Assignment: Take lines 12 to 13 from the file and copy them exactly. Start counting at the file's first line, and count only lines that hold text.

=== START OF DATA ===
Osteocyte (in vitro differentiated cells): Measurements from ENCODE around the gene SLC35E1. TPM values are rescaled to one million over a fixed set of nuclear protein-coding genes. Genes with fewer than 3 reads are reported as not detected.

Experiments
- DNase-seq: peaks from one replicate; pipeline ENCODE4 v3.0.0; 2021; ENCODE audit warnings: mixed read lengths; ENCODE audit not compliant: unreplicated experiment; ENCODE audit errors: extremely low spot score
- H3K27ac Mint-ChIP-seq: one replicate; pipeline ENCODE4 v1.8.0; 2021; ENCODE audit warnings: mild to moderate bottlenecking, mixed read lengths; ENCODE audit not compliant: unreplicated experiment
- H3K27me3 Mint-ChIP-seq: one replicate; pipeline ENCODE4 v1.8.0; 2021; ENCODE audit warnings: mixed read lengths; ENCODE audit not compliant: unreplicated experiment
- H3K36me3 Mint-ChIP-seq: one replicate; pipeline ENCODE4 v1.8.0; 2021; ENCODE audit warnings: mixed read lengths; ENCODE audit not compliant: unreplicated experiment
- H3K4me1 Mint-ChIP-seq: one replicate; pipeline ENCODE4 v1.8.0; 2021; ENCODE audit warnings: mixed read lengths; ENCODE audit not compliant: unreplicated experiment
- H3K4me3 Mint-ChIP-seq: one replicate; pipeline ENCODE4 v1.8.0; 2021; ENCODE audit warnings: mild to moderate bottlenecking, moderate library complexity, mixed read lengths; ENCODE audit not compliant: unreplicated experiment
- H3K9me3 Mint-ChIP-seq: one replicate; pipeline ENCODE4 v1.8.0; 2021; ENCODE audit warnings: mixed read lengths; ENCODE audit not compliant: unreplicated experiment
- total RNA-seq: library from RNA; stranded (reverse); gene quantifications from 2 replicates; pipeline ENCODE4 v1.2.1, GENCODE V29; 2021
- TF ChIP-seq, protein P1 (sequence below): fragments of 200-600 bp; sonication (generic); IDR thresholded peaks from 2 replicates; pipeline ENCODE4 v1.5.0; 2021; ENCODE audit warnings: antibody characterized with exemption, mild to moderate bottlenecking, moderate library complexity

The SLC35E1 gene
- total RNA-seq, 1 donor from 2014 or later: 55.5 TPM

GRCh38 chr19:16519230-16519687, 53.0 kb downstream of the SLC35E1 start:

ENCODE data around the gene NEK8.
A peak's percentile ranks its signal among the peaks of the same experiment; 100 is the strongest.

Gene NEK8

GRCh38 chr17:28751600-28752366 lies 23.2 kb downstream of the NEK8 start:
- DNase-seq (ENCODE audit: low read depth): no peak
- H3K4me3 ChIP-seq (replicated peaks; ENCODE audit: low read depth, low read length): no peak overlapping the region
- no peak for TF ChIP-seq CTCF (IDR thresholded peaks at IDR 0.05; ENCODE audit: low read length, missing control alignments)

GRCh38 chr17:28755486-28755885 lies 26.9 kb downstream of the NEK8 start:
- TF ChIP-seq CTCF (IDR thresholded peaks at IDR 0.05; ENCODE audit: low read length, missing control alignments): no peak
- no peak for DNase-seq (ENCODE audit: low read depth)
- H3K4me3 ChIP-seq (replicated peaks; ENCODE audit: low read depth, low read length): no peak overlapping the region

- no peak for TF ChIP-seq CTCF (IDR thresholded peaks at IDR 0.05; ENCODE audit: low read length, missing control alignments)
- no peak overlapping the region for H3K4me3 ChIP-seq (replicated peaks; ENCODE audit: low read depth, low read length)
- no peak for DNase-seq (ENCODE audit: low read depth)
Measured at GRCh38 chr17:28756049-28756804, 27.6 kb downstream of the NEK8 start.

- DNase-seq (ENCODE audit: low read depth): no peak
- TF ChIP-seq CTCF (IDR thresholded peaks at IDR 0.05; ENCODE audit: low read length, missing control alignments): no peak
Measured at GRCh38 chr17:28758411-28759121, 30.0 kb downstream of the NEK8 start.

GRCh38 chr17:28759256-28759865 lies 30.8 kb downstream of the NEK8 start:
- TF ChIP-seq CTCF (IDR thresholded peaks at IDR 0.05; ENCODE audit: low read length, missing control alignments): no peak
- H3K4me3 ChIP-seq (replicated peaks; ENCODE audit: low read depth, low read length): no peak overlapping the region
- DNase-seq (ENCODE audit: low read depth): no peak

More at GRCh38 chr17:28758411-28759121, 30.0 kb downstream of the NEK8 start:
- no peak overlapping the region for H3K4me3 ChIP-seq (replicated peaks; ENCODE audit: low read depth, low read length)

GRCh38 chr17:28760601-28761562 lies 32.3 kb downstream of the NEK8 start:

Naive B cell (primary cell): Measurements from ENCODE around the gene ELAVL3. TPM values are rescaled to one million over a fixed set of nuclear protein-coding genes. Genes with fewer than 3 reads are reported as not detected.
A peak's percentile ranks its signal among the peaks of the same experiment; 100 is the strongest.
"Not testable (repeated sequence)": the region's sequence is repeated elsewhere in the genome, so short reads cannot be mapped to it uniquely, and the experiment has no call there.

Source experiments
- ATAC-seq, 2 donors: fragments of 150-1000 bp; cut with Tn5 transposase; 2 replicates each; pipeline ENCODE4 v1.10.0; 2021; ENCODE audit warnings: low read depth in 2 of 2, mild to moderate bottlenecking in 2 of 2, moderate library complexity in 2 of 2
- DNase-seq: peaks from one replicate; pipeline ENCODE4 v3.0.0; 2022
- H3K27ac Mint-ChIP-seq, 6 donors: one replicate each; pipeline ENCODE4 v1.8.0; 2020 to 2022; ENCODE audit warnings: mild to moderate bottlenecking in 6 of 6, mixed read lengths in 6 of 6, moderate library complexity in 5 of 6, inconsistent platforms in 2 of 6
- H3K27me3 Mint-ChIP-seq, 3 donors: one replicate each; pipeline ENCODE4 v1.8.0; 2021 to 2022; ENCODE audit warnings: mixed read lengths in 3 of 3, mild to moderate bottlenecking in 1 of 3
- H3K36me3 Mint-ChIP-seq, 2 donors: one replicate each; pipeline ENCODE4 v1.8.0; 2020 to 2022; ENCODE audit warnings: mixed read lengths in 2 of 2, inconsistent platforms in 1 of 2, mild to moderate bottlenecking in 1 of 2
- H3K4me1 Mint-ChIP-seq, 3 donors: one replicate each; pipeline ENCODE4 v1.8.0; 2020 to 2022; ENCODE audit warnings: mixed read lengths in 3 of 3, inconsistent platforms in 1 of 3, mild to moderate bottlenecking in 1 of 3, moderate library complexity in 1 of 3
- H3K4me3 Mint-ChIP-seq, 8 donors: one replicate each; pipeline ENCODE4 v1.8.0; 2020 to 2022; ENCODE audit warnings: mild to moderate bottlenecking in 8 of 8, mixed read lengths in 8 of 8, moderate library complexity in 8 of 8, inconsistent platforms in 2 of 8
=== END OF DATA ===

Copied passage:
The SLC35E1 gene
- total RNA-seq, 1 donor from 2014 or later: 55.5 TPM